I'm reading over the new CBA and trying to think how I might approach it from various angles.
Obviously, it's bad for the Pirates. The new rules regarding international signings - in which teams like the Pirates eventually would have the right to spend a lot more money than teams like the Yankees - appear to be mostly favorable to the Bucs, and I think that, in our rush to condemn the draft rules, we've probably overlooked that.
The new draft rules, however, are bad. Teams would get what is essentially a cap (on their first 10 picks, and that cap would be based on their position in the draft (so a team picking at the beginning of the draft would get a higher cap than a team picking at the end). There are serious punishments for exceeding the aggregate bonus amount.
If I were a GM and I hated this rule, there might be a couple ways to circumvent it. Since the relevant figure here is an aggregate amount for the first 10 picks (and for any picks thereafter that cost more than $100,000), we could see teams do things like draft talented college seniors early on and then offer them insultingly small bonuses (like, say, $10,000). The idea is that they'd sign, and then the team could use the surplus to take a high school player with a strong college commitment in some other round. Teams wouldn't be able to round up enough money that way to sign a Josh Bell, but they might be able to get a Zack Von Rosenberg or a Nick Kingham. We've already seen the Royals try this tiny-bonus-for-college-seniors trick - they got Mike Aviles for $1,000 that way in 2003 after selecting him in the seventh round. Now there would be intense incentives to do it, well beyond simply saving money.
Another end-around, and this is the one that really scares me, is for teams to deliberately break the 'cap' and forfeit draft picks. The penalties for breaking the rules are severe, but they're different levels of severity for different teams. For example, if a team exceeds its draft pick pool money by more than 15 percent, it has to pay a tax of 100 percent of the excess, and it loses its first- and second-round picks.
Of course, the penalty for losing a first-round pick will be drastically different for different teams. The first overall pick is far more valuable than the 30th. So a team like the Pirates that usually picks near the top of the draft can't really say, "Ah, screw it," and drastically break the rules. (I'm sure Neal Huntington has already thought of this - this seems like something he'd love to do, if he could.) The Yankees, however, can. There's no good reason they can't just put out an APB to agents and say, "Hey, we intend to break the rules this year, so if you've got a Josh Bell, we'll pay him." They could do that year after year, too, with the knowledge that the most MLB could do is keep them from picking at the end of the first round. I'm hopeful that the Yankees and other large-market teams won't game the system that way, since the system is otherwise so favorable to them that it's not to their advantage to rock the boat. But as far as I can tell, it is possible.
In general, the CBA is going to force more talented high school students to go to college. It will keep the Pirates from dishing out money to players like Von Rosenberg, Kingham, Clay Holmes, Colton Cain, and so on. Obviously, it's a terrible deal for the Pirates in the short term. And the stupid little perks the Pirates are getting in exchange for being unable to draft those players - an extra pick at the end of the first round, maybe! - do little to make up for that.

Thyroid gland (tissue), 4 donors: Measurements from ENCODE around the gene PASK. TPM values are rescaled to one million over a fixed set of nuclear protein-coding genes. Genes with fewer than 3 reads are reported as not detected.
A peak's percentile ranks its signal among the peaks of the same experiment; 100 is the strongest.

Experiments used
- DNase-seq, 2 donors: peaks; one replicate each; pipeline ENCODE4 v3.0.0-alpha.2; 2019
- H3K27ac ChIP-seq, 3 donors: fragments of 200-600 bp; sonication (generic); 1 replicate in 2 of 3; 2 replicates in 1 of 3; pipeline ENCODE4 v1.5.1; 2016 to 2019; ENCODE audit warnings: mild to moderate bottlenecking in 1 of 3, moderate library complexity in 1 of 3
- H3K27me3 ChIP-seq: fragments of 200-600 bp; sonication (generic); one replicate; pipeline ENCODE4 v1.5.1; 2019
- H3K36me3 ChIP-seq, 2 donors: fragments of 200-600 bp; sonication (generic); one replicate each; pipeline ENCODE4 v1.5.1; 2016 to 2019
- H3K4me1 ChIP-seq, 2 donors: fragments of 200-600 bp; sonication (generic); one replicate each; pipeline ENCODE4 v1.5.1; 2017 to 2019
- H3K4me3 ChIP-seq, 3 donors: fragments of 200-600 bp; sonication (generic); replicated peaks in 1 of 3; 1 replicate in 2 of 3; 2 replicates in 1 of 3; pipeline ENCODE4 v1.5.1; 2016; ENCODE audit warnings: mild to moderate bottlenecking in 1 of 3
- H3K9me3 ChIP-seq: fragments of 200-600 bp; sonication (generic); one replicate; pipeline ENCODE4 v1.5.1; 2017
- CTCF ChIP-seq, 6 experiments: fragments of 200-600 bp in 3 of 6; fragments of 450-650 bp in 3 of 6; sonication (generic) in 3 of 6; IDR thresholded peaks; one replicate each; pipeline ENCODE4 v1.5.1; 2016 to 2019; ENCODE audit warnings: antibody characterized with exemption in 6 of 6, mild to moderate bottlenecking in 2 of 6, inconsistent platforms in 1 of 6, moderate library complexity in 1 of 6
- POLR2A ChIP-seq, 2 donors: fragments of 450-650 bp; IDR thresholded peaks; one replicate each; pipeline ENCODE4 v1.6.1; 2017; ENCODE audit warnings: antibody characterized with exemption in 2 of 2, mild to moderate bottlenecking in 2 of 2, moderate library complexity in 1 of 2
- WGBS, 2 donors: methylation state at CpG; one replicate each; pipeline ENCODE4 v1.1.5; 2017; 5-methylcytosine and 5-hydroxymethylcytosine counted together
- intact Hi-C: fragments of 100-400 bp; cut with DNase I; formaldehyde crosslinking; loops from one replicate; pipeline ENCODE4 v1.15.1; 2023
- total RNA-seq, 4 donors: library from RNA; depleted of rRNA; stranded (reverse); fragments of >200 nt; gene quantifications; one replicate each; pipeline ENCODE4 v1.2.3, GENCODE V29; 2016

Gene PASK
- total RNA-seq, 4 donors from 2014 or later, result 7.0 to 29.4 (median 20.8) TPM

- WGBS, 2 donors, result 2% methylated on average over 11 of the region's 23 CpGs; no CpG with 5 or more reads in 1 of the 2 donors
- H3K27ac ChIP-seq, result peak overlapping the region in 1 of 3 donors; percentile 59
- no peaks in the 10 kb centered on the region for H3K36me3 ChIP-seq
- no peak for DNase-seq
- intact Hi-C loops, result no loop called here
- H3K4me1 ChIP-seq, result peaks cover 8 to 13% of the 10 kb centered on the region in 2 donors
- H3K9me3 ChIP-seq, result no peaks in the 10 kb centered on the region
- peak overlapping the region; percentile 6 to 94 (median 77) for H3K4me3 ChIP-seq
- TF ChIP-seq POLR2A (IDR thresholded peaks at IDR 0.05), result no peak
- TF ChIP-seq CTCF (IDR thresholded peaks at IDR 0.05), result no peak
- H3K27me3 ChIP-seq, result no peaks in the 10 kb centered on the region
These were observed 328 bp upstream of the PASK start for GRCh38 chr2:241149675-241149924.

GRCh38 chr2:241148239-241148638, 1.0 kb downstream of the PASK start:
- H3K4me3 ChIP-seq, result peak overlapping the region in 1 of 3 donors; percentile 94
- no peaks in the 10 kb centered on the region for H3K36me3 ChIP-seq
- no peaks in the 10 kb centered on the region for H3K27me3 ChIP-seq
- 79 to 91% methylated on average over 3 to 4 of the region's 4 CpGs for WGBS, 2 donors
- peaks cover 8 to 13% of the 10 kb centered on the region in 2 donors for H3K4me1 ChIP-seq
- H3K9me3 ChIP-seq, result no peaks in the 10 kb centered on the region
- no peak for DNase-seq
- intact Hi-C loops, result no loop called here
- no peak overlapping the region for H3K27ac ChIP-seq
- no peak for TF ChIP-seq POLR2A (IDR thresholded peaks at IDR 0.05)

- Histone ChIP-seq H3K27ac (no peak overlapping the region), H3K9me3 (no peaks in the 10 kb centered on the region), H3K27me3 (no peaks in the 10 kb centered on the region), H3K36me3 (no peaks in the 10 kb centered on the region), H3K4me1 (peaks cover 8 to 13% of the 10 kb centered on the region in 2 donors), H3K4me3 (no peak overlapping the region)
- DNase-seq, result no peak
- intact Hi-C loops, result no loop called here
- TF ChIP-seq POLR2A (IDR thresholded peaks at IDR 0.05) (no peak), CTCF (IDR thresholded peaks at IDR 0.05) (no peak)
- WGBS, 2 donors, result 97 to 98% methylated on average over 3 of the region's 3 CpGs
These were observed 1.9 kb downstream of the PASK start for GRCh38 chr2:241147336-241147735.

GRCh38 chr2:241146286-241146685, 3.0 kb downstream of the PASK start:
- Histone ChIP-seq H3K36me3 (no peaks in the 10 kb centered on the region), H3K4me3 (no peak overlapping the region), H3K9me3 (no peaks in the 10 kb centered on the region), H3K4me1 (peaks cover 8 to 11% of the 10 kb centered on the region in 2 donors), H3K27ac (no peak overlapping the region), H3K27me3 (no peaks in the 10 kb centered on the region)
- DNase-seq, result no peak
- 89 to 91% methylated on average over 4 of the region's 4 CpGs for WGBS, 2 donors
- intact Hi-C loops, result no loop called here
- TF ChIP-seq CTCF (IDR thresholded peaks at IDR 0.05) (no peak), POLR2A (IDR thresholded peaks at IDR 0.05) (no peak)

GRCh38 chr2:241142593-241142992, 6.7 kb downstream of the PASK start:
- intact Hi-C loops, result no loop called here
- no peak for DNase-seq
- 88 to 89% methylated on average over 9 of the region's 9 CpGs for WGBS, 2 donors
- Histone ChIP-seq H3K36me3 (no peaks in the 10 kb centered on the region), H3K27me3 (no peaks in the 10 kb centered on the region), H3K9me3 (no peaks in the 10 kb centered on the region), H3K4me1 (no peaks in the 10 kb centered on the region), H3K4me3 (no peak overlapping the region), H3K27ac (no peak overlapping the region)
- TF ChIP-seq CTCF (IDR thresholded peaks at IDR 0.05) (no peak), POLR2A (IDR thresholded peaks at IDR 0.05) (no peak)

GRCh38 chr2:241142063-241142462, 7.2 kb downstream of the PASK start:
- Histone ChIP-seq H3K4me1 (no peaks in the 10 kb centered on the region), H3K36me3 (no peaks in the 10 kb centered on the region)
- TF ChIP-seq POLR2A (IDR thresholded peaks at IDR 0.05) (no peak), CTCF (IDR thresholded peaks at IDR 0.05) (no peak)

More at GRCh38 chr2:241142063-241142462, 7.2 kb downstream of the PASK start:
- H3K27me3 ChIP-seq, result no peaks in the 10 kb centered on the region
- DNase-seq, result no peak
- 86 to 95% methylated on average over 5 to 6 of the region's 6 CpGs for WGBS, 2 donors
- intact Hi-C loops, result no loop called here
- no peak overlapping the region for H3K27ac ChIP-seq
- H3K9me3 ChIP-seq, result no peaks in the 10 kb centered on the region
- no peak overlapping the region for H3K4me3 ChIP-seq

In the long run, though, who knows? Bolton pointed out in the last thread that under the previous CBA, the Yankees and other big-market teams could have simply jacked up draft spending to the point that the Pirates were unable to compete there. They didn't really do it, probably in part because they usually picked at the end of the first round and probably also because, again, they didn't want to rock the boat too much. After all, the system worked very well for them. But they could have rocked the boat, and with the way draft spending was increasing over the past several years, maybe we would have reached that point. Maybe in the long run, these rules changes will end up protecting the Pirates, to a degree.
Of course, the new CBA makes clear that the Pirates are completely screwed. But they were also completely screwed before. Now they're simply screwed in a slightly different way.
UPDATE: McCutchenIsTheTruth brings up an important point in the comments, which is that we don't yet know exactly what the draft allotments will be for different teams. If the Astros are allowed to spend $11.5 million this year, as Danny Knobler suggests, while World Series teams can only spend $4.5 million, that might not be so bad for the Bucs, depending on how the pools in the middle work out. I guess we'll just have to see.
Of course, the only real way to take advantage of that radically different figure by signing Robbie Grossman or Zack Von Rosenberg types from the late rounds would be to offer at least one of your top picks a bonus that's well below MLB's recommendation, and I'm not sure how frequently we're going to see that. I also suspect that if the team with the top overall draft pick gets to spend $11.5 million, it'll be dramatically less for the team selecting second overall. A system in which the Pirates got to spend $9 million while picking eighth would really be toothless, and based on what we know about the rules so far, they pretty clearly seem directed at teams like the Pirates. Still, it might be fair to say that some of the freaking out over this might be a little premature.